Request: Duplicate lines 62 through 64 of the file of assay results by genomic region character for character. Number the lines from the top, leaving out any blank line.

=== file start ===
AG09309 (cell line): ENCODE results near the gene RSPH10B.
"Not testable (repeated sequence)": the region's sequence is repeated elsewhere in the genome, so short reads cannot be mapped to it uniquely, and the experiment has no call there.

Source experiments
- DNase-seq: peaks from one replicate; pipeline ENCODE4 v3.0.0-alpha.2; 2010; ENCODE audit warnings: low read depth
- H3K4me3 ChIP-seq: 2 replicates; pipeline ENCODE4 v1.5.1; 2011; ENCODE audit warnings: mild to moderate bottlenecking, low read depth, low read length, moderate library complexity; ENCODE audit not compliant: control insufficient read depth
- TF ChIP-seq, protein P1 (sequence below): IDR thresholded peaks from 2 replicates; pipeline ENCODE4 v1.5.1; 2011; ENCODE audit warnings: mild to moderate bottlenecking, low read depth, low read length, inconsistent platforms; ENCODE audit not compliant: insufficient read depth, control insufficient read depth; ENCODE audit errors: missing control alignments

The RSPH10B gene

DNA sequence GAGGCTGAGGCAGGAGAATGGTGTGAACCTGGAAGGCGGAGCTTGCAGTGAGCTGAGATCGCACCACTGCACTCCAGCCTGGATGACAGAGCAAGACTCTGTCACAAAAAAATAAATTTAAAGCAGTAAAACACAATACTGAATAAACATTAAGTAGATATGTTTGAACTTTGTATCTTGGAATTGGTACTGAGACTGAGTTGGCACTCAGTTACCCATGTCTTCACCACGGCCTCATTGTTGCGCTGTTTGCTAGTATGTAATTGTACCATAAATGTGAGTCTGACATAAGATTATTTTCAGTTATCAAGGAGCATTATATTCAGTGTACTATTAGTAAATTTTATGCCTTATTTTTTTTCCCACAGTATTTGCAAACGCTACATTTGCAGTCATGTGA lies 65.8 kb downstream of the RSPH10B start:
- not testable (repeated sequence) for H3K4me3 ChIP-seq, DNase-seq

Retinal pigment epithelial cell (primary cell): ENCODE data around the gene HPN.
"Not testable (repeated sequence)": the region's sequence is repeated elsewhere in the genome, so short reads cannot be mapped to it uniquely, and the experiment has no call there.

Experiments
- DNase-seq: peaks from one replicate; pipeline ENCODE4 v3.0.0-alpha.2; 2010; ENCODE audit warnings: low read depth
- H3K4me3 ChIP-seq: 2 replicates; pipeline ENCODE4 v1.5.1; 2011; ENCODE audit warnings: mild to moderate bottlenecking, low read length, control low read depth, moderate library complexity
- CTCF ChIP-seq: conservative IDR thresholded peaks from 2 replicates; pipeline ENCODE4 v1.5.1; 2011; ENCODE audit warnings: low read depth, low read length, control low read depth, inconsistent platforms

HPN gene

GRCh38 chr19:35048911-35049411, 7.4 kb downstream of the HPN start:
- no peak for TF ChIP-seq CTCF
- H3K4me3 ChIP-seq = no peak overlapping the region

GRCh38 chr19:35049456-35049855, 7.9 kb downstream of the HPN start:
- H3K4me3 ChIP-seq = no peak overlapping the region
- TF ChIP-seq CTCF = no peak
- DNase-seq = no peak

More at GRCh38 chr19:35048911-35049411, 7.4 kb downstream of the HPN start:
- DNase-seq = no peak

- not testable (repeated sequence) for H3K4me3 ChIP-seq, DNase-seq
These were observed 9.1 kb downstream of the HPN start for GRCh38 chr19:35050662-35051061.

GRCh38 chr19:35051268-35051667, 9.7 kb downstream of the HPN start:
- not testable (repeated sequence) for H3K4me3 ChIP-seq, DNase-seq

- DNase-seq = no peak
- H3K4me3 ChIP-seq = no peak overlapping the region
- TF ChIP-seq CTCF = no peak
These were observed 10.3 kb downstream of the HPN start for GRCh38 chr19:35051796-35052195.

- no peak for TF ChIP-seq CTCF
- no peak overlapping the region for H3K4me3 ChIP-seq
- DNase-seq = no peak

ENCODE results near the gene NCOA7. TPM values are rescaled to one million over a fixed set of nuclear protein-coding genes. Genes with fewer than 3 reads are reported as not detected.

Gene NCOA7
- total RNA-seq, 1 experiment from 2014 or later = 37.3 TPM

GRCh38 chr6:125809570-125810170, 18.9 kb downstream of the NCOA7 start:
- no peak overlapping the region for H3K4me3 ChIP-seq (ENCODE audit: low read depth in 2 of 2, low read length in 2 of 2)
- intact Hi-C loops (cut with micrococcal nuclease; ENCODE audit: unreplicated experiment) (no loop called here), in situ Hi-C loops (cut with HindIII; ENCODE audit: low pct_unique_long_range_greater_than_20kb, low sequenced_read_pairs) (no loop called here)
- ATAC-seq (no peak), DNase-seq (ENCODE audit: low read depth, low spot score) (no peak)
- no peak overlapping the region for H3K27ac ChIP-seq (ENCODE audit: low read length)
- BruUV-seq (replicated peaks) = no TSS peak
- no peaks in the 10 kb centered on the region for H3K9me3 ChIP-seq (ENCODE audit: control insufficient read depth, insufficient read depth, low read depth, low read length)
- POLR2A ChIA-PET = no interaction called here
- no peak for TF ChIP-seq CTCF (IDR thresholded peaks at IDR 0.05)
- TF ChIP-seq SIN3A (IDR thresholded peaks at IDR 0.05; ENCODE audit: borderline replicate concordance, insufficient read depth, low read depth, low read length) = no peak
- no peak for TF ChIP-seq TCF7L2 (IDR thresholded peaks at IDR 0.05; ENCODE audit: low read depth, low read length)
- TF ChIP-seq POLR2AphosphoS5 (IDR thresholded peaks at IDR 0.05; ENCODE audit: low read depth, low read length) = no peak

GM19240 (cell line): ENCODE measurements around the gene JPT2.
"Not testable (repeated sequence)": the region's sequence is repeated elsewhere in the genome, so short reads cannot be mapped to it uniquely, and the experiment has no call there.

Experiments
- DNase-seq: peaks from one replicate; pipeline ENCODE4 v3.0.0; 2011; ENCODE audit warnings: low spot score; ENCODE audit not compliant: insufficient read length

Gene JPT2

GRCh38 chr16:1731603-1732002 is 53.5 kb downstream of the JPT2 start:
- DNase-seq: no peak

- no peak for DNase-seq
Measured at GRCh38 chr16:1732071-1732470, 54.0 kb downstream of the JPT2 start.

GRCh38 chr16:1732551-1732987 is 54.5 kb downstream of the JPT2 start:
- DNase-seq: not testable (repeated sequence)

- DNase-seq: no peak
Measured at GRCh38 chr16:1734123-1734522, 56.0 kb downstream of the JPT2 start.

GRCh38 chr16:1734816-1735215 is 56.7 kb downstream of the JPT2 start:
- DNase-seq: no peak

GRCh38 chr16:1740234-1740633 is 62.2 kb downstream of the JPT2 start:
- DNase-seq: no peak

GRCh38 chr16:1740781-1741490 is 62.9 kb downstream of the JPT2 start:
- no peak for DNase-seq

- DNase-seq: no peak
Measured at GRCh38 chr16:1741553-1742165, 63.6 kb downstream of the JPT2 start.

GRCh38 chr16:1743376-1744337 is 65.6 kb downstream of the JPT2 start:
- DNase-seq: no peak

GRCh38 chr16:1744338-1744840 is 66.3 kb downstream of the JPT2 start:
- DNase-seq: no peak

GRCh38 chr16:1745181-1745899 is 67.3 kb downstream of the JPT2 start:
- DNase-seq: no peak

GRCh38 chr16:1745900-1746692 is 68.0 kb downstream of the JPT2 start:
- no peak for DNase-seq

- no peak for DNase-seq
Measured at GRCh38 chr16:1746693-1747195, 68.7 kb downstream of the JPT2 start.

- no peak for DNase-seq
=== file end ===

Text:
- DNase-seq: not testable (repeated sequence)

- DNase-seq: no peak
Measured at GRCh38 chr16:1734123-1734522, 56.0 kb downstream of the JPT2 start.